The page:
Sunday, November 6, 2011

Introducing Expert Systems and Distributed Architecure

Expert Systems.
The enterprise is typically composed of expert systems that perform core business functions and perform them well.  A retail system consists of points of sale systems, e-commerce websites, inventory management systems, accounting systems, marketing systems, customer service systems, advertising systems and business analytics.  Each supports a core function, and the primary business process ties them all together to execute its main use case.

In addition to these business expert systems, there are a number of process oriented expert systems that take care of security, notifications, logging, search, exception management, monitoring, management etc.  

In a distributed environment, the most common way to interact with expert systems is using webservices, file transfers, shared databases, or including references to expert components in an application.  The problem with most of these methods is that they strongly couple the systems to each other.  The webservice has to be available when the application needs it and if it's not there, can cause cascading failures downstream.   These failures can lead to data loss or require the development of expensive, complex, redundant systems that can handle these failures and recover at later times.  Managing changes to expert components that are referenced by other applications is very difficult, often requiring versioning when interfaces change, rebuilding dependent applications to accommodate changes, or having system wide downtimes to upgrade just one expert system.  In an enterprise, this can get out of hand very quickly.
Ideally you want to loosely couple these expert systems.  In addition to using webservices or referencing expert components directly in an application, we can add advanced messaging to our arsenal and add some stability to the system. Messaging has been around for a very long time and has a wide and varied implementation base, but it's features are limited. Advanced messaging adds several important features that change the way we use messaging, it's basically messaging re-engineered from the bottom up.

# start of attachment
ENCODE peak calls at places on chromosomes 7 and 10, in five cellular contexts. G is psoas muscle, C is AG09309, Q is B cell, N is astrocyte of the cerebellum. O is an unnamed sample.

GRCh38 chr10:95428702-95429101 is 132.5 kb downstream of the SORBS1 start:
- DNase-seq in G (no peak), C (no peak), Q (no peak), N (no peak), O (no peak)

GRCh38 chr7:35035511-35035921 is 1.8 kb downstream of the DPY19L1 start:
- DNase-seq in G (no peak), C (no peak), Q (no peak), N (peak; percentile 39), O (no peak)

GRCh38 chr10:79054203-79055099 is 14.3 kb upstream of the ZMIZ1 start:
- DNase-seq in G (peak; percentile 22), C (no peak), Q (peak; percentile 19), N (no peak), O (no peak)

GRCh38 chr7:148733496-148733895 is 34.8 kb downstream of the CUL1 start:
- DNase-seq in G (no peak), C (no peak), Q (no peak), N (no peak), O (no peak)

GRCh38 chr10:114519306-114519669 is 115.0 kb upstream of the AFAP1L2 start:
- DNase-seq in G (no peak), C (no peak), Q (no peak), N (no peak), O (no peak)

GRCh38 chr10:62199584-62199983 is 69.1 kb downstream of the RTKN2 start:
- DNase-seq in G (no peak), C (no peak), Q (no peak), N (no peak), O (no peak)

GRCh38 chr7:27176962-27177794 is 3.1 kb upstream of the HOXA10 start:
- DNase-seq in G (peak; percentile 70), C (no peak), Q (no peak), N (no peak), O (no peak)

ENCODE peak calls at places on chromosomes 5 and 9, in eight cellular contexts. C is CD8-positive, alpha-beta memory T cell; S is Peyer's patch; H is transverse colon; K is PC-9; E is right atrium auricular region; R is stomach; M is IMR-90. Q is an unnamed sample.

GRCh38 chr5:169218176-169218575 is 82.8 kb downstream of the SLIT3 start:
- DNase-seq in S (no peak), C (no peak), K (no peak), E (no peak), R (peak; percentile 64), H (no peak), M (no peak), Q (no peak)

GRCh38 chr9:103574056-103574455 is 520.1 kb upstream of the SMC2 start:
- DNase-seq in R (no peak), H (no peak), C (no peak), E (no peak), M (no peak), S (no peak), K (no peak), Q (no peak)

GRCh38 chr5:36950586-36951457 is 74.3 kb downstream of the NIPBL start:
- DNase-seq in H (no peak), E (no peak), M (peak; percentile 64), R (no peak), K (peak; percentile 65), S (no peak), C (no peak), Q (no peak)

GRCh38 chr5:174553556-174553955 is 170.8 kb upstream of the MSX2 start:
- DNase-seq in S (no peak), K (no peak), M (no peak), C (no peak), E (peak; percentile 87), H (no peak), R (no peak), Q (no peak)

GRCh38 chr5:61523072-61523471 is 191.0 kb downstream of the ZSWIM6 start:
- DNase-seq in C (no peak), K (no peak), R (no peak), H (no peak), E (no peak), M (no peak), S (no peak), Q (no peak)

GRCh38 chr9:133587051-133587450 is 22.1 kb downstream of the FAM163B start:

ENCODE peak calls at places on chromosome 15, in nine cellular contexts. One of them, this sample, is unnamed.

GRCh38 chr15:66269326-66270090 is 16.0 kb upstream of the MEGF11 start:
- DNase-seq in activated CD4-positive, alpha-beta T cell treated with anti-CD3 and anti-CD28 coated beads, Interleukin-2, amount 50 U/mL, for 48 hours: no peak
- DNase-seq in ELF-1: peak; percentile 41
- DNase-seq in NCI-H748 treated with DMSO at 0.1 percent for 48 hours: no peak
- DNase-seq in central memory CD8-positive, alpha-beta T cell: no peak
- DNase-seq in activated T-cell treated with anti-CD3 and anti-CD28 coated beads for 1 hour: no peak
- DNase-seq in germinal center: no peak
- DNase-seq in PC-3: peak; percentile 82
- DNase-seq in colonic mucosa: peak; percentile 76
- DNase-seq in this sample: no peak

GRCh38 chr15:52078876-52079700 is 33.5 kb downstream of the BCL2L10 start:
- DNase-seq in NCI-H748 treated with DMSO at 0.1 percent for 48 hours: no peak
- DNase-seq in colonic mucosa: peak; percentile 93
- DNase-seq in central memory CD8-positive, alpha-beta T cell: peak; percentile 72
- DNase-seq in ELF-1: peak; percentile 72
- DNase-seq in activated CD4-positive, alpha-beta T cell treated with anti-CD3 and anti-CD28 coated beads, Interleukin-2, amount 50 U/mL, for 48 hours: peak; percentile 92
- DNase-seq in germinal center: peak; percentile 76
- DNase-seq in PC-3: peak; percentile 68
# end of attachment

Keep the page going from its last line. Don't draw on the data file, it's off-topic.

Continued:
One important feature of the advanced messaging protocol is that it applies the publisher/subscriber pattern to message queues.  In the typical queue architecture an application puts a message on the queue specifically for another application who picks it up and processes the work, responding perhaps on another queue.  In the exchange model, an application puts a message in an exchange and provides a routing topic (publishing).  An application can listen to an exchange using a specific subscription key  (subscribing).  The exchange acts as a broker and matches routing keys to subscription keys.  When a match is made the message is moved to as many subscribers as match the routing key.  This mechanism does one very important thing.  It completely decouples the publisher from the subscriber.  This has large implications for how the enterprise can be organized into expert systems.  
Distributed Systems
The diagram above shows an example ecommerce website taking an order and fulfilling it with integration points between accounting, marketing and inventory management systems.   
When you compare advanced messaging to standard message queues, the main difference is the addition of an exchange.  On the surface this may seem like a small and insignificant change, but that one addition fundamentally changes the way we can architect the enterprise.  Perhaps the most complex of software systems, rich graphic, ui driven applications are all event driven.  The event driven systems allows various components in the UI landscape to change as the user changes the way they use the application, creating a very rich satisfying experience.  By comparison, enterprise systems have typically been standalone applications that communicate with other systems in a very linear, stochastic way where the weakest link truly defines the stability of the entire system.  By adding exchanges to the message bus, we've introduced an event model to the enterprise.  This will allow us to create a simple network of loosely coupled expert systems that is more stable and easier to manage that what we have had to date.  The following entries will explain how to build such a system with advanced messaging at its core.

No comments:

Post a Comment